This longitudinal research, based on an alcohol component in the Dunedin Multidisciplinary Health and Development Study, aims to describe drinking careers from childhood to young adulthood in a general population sample of New Zealanders. The Dunedin study follows 1037 children born in 1972-3. Questions about alcohol were first included when children were 9, and in each subsequent phase of the study. In the 1998-99 phase of the study the respondents will be aged 26.
The survey has asked questions on topics such as the amount and frequency of alcohol consumption, recall of advertising and other mass media comunications, alcohol-related problems, access to alcohol, changes in consumption and reasons for any changes. The alcohol component of the study included an international comparison of alcohol-related studies from fifteen countries covering the United States, Canada, Britain, Europe, Scandinavia and Israel.
This research aims to identify those young people who have moved through a heavier drinking stage into a less risky pattern of drinking lower quantities and those who have maintained heavy patterns of use, seeking to determine whether aspects of their earlier drinking career and characteristics of their current drinking context have an effect on whether and how their drinking changes. Collection and analysis of data focuses on the influence of environmental and contextual variables. As the sample has reached young adulthood the focus is increasingly upon describing changes in drinking and what has influenced these, both the respondents own perception of influences but also prediction from variables measured in earlier phases. A third focus is on the link between moderate drinking and health, including the role of social networks.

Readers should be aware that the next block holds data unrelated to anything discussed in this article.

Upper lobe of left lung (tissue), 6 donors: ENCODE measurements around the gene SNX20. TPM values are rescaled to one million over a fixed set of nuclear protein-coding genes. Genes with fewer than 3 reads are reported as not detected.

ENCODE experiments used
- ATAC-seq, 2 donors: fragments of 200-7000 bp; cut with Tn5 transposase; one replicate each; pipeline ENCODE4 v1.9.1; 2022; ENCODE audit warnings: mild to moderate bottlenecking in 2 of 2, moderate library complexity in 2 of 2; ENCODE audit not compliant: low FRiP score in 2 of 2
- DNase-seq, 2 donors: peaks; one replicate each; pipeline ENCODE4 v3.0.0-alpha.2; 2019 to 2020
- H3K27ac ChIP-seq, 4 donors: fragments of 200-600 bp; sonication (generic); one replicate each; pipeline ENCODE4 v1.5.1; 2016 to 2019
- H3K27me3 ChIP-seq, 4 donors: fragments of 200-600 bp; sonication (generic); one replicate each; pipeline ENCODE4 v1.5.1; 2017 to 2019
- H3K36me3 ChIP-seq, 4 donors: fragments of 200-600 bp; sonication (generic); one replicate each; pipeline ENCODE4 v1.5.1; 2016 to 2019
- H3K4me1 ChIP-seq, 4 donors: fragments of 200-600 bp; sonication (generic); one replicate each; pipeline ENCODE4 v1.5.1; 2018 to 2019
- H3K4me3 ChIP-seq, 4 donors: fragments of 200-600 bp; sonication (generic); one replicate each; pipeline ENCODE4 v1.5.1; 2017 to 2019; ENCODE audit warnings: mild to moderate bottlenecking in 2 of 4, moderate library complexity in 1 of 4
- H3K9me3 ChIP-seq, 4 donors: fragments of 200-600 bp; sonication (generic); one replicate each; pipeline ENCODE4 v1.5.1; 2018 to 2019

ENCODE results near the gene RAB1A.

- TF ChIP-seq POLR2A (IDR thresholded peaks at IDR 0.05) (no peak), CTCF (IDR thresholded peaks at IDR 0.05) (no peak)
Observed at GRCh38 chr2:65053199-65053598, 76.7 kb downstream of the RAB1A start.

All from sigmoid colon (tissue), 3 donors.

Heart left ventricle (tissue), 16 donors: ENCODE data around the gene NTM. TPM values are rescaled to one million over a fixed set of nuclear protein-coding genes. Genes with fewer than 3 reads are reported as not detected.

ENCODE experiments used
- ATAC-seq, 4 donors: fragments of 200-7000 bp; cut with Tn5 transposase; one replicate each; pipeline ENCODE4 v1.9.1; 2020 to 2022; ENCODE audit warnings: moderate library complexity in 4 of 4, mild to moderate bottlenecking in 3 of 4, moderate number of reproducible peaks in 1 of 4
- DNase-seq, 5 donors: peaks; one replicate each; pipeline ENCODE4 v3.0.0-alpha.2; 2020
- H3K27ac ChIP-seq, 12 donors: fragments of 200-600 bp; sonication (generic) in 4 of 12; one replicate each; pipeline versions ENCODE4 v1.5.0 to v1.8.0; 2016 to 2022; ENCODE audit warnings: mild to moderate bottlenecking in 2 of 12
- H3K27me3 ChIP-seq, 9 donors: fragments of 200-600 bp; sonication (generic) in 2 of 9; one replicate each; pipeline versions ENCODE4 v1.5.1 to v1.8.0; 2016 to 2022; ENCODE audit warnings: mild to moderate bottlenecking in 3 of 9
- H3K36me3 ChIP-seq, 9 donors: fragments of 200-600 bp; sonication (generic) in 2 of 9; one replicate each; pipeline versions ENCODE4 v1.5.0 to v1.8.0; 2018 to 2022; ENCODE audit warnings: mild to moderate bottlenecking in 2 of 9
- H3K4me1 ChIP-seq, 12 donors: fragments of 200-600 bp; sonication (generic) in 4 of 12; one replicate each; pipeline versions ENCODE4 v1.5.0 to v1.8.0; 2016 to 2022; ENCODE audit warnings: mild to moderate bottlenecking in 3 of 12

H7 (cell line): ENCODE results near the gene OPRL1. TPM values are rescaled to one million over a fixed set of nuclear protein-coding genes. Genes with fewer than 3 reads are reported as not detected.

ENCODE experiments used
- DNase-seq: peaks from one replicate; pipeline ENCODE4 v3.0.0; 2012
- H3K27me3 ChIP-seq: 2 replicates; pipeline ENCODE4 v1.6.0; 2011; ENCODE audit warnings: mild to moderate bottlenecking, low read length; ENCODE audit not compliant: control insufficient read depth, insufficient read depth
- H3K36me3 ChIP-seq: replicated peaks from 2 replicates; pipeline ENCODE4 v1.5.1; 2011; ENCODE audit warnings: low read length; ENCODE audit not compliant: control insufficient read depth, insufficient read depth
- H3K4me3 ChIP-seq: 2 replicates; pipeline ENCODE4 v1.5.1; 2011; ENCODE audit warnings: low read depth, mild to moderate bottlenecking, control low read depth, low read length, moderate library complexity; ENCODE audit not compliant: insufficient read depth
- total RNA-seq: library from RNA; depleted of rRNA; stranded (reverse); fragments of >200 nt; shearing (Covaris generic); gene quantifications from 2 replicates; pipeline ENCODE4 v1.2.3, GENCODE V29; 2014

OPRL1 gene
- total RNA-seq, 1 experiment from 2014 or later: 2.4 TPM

At age 21, structural equation modelling showed a positve impact of liking for alcohol adverrtising and beer brand allegiance at age 18 on the volume of beer consumed at age 21 and self-reports of alcohol related aggressive behaviour.
S. Casswell & J-F Zhang (1998) Impact of liking for advertising and brand allegiance on drinking and alcohol-related aggression: A longitudinal study. Addiction 93(8), 1209-1217
Researchers: Sally Casswell, Jia-Fang Zhang
Researchers are currently analysing data up to age 26 to investigate patterns in drinking careers. As national surveys show heaviest drinking below age 25, findings from this longitudinal study may throw light on changes of drinking pattern as drinkers mature.
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